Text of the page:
Not unlike the FBI’s attempts to discredit the American civil rights movement as a tool of Soviet  "communism" half a century ago, the Israeli government’s hasbarah (justification) network is branding the global outcry against Israeli policies and actions as a manifestation of "terrorism."  But in an age of very real terror threats, the vague and vacuous "link to terror" elixir–a drink-me brew Israel believes makes it appear more powerful or more vulnerable, but always in the right and beyond censure–may finally have reached its expiration date.     

Marsha B. Cohen is an analyst specializing in Israeli-Iranian relations and US foreign policy towards Iran and Israel. She currently holds the position of Lecturer in the Master of Arts in International Administration (MAIA) Program of the University of Miami, Coral Gables, FL. Her articles have been published by PBS/Frontline’s Tehran Bureau. IPS, Alternet, Payvand and Global Dialogue.

About Max Blumenthal

Max Blumenthal is an award-winning journalist and bestselling author.
Posted in American Jewish Community, Gaza, Israel/Palestine, Middle East | Tagged , ,

{ 16 comments... read them below or add one }

  1. potsherd says:

    More proof: the default form of Israeli discourse is the lie.

  2. lysias says:

    Like Israel, IHH sent humanitarian aid to Haiti after the earthquake: IHH team in Haiti return.

  3. javs says:

    Haiti will be filled with summerhouses for the rich political personel and the poor will be destitute. Seems every place hit by the disasters has them afterwards mysteriously.
    this and economy was a strategic move for them to put the public at large into a panic mode and survival mode, so they do not care about what is happening with the stolen money. Which in hind sight started because of greenspan

  4. javs says:

    not because of greenspan personally he just did his part like all the rest. I have traveled to see how the economical situation has affected the public or some of them at least. whom is getting rich over these goings on.

  5. Avi says:

    Marsha, this is superb work on your part. Kudos.

    One question, though, how does one wade through this proverbial jungle of information when countering the hasbara lie that the activists had ties to the boogeyman?

    Imagine I’m a TV news reporter and I have 90 seconds to explain it all. What do I say?

    • Your question about TV news reporters with 90 seconds to explain anything at all reminded me of a joke from the early days of the Iraq war. An embedded journalist walks up to an Iraqi civilian with a microphone and recorder and asks through an interpreter, “Could you describe the situation here in Baghdad in ONE WORD?” After mulling the question for a moment, to the chagrin of the reporter, the Iraqi, takes the microphone and says, “Good!” Looking around, the somewhat puzzled journalist gets out his cell phone, dials his news service, and, after a brief conversation says triumphantly, “OK, we’ve got double the time! Could you please describe the situation here in TWO WORDS?” The interviewee takes back the microphone and says, “Not good!”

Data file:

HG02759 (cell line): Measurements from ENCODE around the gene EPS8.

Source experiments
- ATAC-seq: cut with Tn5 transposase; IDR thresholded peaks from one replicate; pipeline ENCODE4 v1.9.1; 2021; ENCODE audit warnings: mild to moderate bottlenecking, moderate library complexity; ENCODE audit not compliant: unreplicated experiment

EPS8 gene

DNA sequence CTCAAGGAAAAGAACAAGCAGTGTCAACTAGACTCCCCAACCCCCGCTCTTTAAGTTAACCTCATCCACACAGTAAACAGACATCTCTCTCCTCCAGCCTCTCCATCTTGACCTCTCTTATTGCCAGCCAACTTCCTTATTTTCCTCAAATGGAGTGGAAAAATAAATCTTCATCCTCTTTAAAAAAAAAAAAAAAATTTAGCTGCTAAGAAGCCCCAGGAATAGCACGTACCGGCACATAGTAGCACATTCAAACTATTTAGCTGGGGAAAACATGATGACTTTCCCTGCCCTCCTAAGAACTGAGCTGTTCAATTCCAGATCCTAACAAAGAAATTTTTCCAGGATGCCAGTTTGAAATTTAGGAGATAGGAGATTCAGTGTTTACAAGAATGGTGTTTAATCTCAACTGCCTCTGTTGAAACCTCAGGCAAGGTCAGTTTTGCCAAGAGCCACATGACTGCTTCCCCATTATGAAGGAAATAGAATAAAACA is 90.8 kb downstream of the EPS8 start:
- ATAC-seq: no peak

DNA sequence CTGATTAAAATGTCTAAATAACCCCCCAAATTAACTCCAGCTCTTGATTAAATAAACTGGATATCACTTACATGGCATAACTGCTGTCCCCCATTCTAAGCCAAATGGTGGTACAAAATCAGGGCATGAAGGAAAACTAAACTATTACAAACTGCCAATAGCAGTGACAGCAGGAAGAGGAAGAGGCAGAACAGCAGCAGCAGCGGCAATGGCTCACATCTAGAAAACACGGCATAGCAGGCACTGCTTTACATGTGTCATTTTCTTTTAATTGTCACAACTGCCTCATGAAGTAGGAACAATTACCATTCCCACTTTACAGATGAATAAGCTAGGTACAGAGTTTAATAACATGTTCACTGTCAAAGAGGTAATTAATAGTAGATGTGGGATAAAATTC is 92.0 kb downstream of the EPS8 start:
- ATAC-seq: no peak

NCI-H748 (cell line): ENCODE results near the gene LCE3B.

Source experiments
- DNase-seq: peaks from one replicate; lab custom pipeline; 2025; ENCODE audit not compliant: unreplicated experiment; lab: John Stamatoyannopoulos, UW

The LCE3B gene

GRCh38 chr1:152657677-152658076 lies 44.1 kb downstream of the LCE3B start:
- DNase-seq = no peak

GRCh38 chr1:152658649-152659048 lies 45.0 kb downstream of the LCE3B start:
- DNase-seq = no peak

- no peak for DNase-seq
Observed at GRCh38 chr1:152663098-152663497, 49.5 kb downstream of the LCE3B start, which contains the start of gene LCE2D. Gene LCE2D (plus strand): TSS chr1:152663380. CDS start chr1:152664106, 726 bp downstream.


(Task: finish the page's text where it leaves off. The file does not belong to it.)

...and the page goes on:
How ironic that in the era of 24 hour television, with hours and hours that must somehow be filled with nonstop chatter about something or other, reporters only have 90 seconds to anything!

      Frankly, I think the best way to counter hasbara or any other message manipulation is with more information, not less. But such information has to reflect diverse points of view, that not only challenge any single narrative but speak from alternative perspectives with their own narratives. I would highly recommend, for example, Link TV’s Mosaic World News from the Middle East , available on your tv if you have satellite but also online if you don’t. The programs are archived in case you happen to miss one or do some retrospective research.

      IMHO the best anyone can do, in terms of getting at facts, is to get as many sides of any story as possible, and get to the common kernel of credibility. Only then is it possible to assess what the various “spins” reveal about each source, and (less reliably) the facts at hand.

      In 90 seconds, no way!

  6. annie says:

    simply STUNNING report. thank you so very much Marsha B. Cohen and thanks again to mondoweiss for hosting this incredible site that offers us such invaluable information.

  7. Excellent report!

    “Link to terror” became an elixir, believed to possess the almost magical property of being able to immunize Israeli policies from criticism.

    Exactly. This has been the tactic for the US as well, beginning in the 80s with Reagan’s first “war on terror”, re-branded in a more aggressive manner by the neocons after the attacks on 9 11. It’s become a sort of shield of impunity, justifying almost anything – even state terrorism, ironically.

    All of this also raises the question – even if it were true, what has this got to do with the aid flotilla’s actions? It’s changing the subject. Character defamation is very effective, unfortunately.

    I was listening to political talk radio in the States yesterday, and once the interviewee was asked about Jimmy Carter’s condemnation of it, he immediately began vilifying Carter, and said nothing about the raid itself. There simply is nothing to say.

  8. Citizen says:

    On Cspan saturday morning, June 5, Steven Cook, a mideastern senior fellow of CFR,